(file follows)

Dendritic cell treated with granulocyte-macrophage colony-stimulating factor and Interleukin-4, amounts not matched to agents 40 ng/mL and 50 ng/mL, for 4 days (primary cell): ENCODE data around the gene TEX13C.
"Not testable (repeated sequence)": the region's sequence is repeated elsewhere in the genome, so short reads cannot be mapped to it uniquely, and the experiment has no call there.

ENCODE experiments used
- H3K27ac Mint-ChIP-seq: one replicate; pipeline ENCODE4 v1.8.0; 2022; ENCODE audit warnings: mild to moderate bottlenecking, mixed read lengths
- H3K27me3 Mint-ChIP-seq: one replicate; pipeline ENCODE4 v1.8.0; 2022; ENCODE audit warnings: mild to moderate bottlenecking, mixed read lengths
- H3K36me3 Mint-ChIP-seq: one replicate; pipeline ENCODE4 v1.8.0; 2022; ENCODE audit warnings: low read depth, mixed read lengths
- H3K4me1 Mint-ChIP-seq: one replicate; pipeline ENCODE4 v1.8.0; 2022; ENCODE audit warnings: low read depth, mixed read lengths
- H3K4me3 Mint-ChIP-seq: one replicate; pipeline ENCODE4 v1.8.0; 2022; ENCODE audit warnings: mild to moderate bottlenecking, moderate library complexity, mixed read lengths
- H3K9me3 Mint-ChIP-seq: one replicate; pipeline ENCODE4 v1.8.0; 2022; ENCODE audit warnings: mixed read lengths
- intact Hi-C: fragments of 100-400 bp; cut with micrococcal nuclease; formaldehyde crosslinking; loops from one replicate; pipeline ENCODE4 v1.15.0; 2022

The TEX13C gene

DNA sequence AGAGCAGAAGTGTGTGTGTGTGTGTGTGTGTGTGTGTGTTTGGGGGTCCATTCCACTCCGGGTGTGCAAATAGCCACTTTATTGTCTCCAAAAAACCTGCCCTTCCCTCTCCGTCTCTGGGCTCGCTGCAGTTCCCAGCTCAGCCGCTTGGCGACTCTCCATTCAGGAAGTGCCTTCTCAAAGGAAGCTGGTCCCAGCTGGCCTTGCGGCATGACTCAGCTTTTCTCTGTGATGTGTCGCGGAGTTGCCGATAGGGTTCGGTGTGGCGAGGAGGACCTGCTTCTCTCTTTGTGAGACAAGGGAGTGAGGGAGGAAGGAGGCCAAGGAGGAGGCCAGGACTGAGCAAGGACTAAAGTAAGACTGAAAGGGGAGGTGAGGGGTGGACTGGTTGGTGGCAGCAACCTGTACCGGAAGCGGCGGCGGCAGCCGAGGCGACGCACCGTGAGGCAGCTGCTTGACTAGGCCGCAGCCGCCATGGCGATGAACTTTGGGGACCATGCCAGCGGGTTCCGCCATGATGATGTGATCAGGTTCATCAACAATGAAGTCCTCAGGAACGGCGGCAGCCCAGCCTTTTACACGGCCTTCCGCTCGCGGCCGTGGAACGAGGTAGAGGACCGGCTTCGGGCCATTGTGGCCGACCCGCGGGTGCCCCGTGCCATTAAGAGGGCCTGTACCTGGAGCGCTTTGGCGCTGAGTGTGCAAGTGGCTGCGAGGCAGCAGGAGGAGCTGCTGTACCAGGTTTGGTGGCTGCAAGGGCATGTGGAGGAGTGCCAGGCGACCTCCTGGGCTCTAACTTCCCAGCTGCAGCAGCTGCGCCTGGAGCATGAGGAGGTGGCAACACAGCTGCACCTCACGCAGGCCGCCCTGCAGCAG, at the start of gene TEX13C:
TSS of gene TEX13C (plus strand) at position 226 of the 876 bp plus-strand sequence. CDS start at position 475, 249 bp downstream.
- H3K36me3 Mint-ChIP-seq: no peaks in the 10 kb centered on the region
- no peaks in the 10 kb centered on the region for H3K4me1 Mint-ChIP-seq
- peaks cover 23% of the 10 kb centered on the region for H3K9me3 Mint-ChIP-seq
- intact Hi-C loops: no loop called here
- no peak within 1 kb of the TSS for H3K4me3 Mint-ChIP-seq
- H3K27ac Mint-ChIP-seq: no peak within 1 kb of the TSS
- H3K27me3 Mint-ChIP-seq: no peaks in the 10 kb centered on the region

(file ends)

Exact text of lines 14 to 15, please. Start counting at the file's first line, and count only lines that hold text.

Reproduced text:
- H3K36me3 Mint-ChIP-seq: no peaks in the 10 kb centered on the region
- no peaks in the 10 kb centered on the region for H3K4me1 Mint-ChIP-seq